If there is one constant in marketing, regardless of media channel or product category, it is this:
A relevant incentive will always pay for itself…
Here’s one of my most recent examples. About three years ago, my young teenage daughter (and her brother) started hounding me (excuse the pun) to get a puppy. “It’s not fair dad, you and mum had dogs when you were kids” they’d use as argument. It was a hard claim to counter.
As we don’t have a side or rear fence, and we back onto a lagoon, I wasn’t keen to get a pet of any kind. We already have ducks, pelicans, water hens and other birds aplenty, as well as Eastern Water Dragons and Blue-tongue lizards. But persist they did.
And my daughter didn’t want just any dog. She wanted a French Bulldog. Now if you don’t know what a French Bulldog looks like, just check Instagram. They are the K9 equivalent of the Kardashians when it comes to followers. Though unlike the Kardashians, these pups reek of cuteness and are amazingly photogenic.
They also happen to cost a small fortune. You could move to France, rent a farm and raise your own litter of pups, for what you pay for one of these bundles of joy in Australia. But I digress.
In her quest to convince me, my daughter bought me a French Bulldog coffee cup, a pug calendar (pugs are almost as cute), even a French Bulldog phone cover. But I stood strong and didn’t wilt under the onslaught, having never been a fan of house dogs.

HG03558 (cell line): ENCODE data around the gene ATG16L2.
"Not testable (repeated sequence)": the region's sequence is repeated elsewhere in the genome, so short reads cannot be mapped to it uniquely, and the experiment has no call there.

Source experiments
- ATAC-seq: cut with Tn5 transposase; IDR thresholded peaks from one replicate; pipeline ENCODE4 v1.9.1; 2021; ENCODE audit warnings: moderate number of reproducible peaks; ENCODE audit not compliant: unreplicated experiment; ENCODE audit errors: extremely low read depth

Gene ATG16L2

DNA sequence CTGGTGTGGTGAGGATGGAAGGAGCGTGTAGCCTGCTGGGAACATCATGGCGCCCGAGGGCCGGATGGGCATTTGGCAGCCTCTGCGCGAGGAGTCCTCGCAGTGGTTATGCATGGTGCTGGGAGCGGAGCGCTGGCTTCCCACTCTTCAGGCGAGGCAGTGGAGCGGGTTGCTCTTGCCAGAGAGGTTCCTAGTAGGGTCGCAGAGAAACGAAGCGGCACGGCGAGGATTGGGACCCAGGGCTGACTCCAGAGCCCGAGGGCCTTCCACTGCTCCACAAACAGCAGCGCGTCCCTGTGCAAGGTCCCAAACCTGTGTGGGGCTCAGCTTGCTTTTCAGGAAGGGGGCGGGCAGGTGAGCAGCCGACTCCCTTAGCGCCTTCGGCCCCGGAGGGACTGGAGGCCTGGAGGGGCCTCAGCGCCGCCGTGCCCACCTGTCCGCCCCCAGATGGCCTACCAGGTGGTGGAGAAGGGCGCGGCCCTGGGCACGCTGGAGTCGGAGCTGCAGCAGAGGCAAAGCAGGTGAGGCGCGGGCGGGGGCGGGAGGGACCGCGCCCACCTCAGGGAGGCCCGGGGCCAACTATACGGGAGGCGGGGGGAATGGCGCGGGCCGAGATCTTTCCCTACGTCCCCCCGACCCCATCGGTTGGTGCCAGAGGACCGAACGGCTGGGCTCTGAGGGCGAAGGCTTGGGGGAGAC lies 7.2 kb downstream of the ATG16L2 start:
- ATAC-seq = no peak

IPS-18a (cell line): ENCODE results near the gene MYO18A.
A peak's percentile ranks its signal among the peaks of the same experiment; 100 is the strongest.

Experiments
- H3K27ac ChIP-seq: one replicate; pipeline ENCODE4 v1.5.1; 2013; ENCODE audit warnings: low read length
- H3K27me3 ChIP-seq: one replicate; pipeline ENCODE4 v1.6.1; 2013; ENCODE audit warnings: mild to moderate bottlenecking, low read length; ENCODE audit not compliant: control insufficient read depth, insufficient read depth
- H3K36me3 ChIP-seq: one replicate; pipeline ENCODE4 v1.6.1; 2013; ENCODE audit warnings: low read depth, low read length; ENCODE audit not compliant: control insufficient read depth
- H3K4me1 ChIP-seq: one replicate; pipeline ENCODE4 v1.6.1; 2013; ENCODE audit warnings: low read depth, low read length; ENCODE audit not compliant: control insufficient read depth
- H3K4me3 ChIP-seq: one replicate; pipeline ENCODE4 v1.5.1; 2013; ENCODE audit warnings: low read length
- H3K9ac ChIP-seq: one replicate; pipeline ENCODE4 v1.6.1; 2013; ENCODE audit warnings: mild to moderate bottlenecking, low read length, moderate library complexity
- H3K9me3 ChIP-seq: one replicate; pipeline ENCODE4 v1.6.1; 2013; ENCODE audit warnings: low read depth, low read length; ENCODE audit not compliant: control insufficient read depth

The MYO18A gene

At the end of first term in 2016 my daughter failed her maths subject terribly – despite my tuition. I think she has her mother’s maths genes – she believes buying something on sale saves you money, versus not buying it at all.
So I gave my daughter an incentive. “If you finish the year with a score of more than 75%, we can get the puppy”. I reckoned I was on a good thing, but you’ve probably already guessed the outcome to this story, dear reader. Here’s part of the text message my daughter sent me in November last year – it’s not easy to argue with facts:
So now we have a 12 month old puppy named Rebel, and she believes every piece of furniture is a chew toy. But she’s sooo cute…
As in life, so it is in business – offer your prospects an incentive to do what you want them to do, when you want them to do it, and you’ll increase the number of prospects who do – what you want, that is.
This doesn’t mean flog discounts at every opportunity – just give people an extra reason to act. Here are a few very successful examples to demonstrate the point:
And who would have thought this would be a successful incentive – a free box of toilet paper and a 30 day free trial?
Earlier this year, my daughter topped her maths class and had the audacity to ask for a second Frenchie. Given I’m the human who most follows Rebel around with a plastic bag scoopin-the-poop, my response was, well let’s just say, it was a tad “disincentivising”.
Time for a nap…
Connect with me anytime: https://www.linkedin.com/in/malcolmauld/